As is the case with many digital cameras when you take them out in the hot summer sun, they can overheat. This is nothing completely new to the world of digital cameras. However, as one of the most popular new cameras in Sony’s mirrorless line, the ZV-E1 has been getting a bit of heat for its possible overheating issues.
This is in part due to a recent firmware update released by Sony which now allows users to amp up their video recording to 4K at 120 fps, something the ZV-E1 did not offer when first released. And, to no surprise to anyone who’s worked in film and video for some time, this of course caused some overheating issues.
Still, despite these reported issues (which only apply to the most extreme weather and continuous recording or live streaming operations), where there is innovation to be had—technology finds a way.
Let’s take a look at this new Tilta cooling system for the Sony ZV-E1 and explore how it could help any interested Sony shooters keep their rigs cool and operational in the summer heat.
Hot Cameras in Hot Heat
Tilta Cooling System
Just as any Canon 5D shooter learned when they hacked their cameras with Magic Lantern back in the day, over-cranking your camera to record video at its highest rate possible is great for getting the best footage possible, but not so great for keeping your camera cool and functional.
So when Sony released this 4K 120p recording update for the ZV-E1, many were skeptical about what issues this might cause. After all, if the ZV-E1 was truly made to handle that recording rate, why didn’t they include it from the start?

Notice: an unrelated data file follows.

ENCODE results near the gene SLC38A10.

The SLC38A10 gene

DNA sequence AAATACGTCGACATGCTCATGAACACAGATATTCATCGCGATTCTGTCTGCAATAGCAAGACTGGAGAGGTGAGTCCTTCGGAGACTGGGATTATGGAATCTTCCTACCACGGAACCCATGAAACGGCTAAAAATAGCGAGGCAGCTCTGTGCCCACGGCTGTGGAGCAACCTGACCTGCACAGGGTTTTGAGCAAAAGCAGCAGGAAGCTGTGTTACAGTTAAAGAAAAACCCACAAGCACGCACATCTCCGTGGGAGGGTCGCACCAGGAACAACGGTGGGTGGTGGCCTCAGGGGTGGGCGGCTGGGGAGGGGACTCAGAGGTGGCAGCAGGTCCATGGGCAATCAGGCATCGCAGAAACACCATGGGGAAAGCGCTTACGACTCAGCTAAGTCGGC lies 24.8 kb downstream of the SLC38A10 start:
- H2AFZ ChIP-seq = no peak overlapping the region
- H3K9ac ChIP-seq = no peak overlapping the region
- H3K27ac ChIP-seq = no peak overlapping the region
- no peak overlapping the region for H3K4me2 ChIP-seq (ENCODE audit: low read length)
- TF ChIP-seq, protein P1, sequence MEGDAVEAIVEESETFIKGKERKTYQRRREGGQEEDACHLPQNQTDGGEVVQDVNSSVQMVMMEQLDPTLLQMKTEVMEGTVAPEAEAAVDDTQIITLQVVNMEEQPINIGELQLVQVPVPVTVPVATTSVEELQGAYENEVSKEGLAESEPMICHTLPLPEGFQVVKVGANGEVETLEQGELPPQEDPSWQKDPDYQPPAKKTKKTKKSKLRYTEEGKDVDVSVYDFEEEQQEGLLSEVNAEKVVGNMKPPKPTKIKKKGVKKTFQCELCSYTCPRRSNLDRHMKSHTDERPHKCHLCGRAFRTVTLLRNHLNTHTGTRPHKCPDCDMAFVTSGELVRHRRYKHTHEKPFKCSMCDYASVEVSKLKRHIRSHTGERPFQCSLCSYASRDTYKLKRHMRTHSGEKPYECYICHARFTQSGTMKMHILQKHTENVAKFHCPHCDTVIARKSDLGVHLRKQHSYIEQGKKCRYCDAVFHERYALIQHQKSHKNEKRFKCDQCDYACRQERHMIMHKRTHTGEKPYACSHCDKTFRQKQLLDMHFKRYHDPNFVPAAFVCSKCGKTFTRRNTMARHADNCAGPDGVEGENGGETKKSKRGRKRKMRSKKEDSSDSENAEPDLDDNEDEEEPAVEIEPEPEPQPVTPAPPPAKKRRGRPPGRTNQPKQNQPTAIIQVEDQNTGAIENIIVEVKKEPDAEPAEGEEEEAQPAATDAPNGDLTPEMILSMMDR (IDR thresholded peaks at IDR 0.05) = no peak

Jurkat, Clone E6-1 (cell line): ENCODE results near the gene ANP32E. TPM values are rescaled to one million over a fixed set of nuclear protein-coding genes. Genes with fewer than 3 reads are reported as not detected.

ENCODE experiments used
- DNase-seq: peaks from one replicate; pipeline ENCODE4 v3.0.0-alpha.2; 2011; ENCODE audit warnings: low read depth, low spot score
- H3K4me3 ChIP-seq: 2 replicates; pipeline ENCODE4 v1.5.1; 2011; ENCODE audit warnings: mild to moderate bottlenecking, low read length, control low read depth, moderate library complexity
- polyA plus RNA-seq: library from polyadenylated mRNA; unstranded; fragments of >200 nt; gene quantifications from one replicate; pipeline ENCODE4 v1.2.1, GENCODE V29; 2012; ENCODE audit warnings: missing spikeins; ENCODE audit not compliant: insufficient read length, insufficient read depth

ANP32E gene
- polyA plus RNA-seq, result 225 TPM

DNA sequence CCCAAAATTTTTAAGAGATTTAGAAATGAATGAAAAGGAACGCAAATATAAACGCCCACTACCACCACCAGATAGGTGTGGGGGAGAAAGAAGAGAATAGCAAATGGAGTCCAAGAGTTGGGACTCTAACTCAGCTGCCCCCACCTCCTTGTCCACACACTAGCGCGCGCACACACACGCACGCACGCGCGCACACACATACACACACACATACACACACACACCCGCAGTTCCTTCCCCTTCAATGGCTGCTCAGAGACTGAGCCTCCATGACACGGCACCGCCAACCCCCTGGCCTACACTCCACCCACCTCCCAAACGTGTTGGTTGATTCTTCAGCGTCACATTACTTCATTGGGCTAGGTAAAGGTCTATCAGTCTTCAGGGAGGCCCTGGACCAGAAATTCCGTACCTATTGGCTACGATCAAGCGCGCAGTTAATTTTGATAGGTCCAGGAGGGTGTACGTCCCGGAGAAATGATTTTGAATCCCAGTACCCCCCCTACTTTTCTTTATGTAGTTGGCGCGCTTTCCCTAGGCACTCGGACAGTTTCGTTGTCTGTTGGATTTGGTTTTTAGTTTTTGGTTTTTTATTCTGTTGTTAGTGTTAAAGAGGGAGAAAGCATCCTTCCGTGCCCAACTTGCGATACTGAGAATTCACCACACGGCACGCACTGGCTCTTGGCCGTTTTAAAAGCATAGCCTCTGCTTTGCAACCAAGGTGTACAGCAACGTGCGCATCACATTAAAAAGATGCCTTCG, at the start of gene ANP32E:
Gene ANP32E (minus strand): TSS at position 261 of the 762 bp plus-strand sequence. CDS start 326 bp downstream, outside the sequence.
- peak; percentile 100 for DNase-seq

And again, as mentioned above, as tests have proven that these overheating issues might be quite minor in most environments and shooting situations, the problem is compounded simply by the record-high heat many have felt this summer across the globe. When shooting video outside in the middle of summer, your camera—like yourself—is going to get quite hot.
A Tilta Cooling System for the Sony ZV-E1
Titla Cooling System Specs
That’s where this new Titla cooling system comes in. Designed specifically for the Sony ZV-E1, this cooling system includes a six-layer structure which uses semiconductor materials and a fan to assist with heat dissipation.
Manufactured as an attachable add-on to the Tilta half cage for Sony (which retails at only about $50), the cooling system can be easily connected to the cage with two thumbscrews, making it a cinch to assemble or disassemble when on set.
Going off the numbers from some bench tests of the cooling system, users should see an extension of around 20 minutes when shooting high fps in hot settings before overheating shutdown issues (going from around 17 minutes to 38 minutes), as well as an increase of around 40 minutes of shooting time when recording at 50fps (going from 20 minutes to 64 minutes).
Designed as a professional photo+cinema camera for content creators to up their game, the ultra-compact black Sony ZV-E1 Mirrorless Camera provides cinematic looks to your vlogs, interviews, and product demonstrations.
A Retrospective on the Sony ZV-E1
A look at the Tilta Cooling System on-camera
With multiple power supply options, a swivel mounting point and multiple fan speeds, this add-on really should mostly solve any overheating issues you might have with the Sony ZV-E1. So now, the question becomes, how does this change the legacy of Sony’s popular mirrorless camera?
Honestly, even with the overheating issues being reported and what they were, it wasn’t a huge game-changer to most users. Of course live streamers or those looking to record HFR footage for 17 minutes or more might have felt these issues, but they’d probably find similar concerns for most cameras around the same $2,000 price point.
The numbers for 24p or 30p recording are much more respectable even without the cooling system, so if you’re looking to shoot shot-by-shot the ZV-E1 should be fine for most projects. However, if you’re looking to live stream content or produce long-form video, this cooling system might be an add-on you should look into consider its $65 price tag.